The Spanish also offered to let the United States maintain important regional repair, training and intelligence functions at Torrejon after the fighter-bombers were withdrawn, according to informed sources.

Gonzalez's decision to set a three-year limit for the withdrawal is likely to be interpreted in Washington as having been politically motivated. He is expected to seek a third term in elections that would normally be held in 1990, and by setting the deadline for withdrawal a year from then, he will be able to enter the campaign asserting he has carried out his 1986 pledge.

His government has been hit in the past year by mounting labor strife and strong criticism of its economic austerity program from its most leftist activists, who accuse Gonzalez of abandoning socialism.

What finally triggered the decision is likely to become a point of sharp dispute as details filter out. Some Spanish officials are said to attribute it to irritation within the Cabinet over what were perceived as American subterfuges in the final stage of the negotiation.

The United States proposed in November that 24 of the F16s be withdrawn over three years and that the remainder stay at Torrejon for up to 10 years, according to an authoritative account.

But Spanish officials, acting under the impression that 24 of the aircraft are normally on rotation outside of Spain at any given time anyway and aware that the F16 would be reaching the end of its normal service in 10 years, reacted negatively to what they felt was an attempt to mislead them.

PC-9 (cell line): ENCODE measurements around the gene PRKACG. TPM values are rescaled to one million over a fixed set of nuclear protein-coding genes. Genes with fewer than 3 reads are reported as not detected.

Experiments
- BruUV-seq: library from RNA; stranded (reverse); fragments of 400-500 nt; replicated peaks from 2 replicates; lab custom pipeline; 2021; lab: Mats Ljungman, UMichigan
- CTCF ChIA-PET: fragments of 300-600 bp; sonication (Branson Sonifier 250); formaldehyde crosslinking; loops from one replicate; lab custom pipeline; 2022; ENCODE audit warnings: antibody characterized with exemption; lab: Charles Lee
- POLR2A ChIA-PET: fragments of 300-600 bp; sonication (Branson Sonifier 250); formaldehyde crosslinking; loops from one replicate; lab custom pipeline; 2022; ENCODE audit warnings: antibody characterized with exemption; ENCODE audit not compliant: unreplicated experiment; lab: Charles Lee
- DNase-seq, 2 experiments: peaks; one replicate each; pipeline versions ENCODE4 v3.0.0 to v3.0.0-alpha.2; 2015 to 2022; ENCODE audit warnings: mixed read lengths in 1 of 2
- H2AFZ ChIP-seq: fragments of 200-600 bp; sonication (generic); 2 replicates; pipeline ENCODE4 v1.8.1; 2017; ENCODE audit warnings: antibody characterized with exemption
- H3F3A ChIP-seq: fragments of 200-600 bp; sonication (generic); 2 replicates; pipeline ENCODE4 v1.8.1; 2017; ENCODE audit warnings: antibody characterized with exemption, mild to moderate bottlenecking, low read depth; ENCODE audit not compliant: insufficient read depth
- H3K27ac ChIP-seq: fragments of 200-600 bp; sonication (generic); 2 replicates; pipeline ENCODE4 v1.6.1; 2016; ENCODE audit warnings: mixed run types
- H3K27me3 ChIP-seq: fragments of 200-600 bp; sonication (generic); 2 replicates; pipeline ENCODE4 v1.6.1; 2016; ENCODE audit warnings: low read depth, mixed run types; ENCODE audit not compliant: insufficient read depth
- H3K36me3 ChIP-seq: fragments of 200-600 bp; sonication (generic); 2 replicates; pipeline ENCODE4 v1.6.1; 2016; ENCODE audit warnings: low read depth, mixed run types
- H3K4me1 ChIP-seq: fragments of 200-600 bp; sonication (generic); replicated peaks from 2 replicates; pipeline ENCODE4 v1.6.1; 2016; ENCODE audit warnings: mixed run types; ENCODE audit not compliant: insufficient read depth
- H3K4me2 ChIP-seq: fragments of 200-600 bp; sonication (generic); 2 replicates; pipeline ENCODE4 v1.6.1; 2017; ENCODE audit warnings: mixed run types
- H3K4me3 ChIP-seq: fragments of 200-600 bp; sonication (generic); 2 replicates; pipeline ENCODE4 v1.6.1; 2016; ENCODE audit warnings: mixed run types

American negotiators are said to have felt that they did not present any offer to the Spanish on a take-it-or-leave-it basis and that they presented a range of choices that could have met Spanish concerns.

Behind the outward efforts to maintain the appearance of friendly cooperation, tensions have been mounting on other subjects between Washington and Madrid. Spain has particularly resented what it perceives to be American encouragement to the seven members of the West European Union to deflect Spanish efforts to join that defense group.

The Netherlands and Britain have been particularly active in emphasizing that defense cooperation within WEU could not become an alternative to maintaining the American military presence at its current levels, according to Spanish and NATO sources.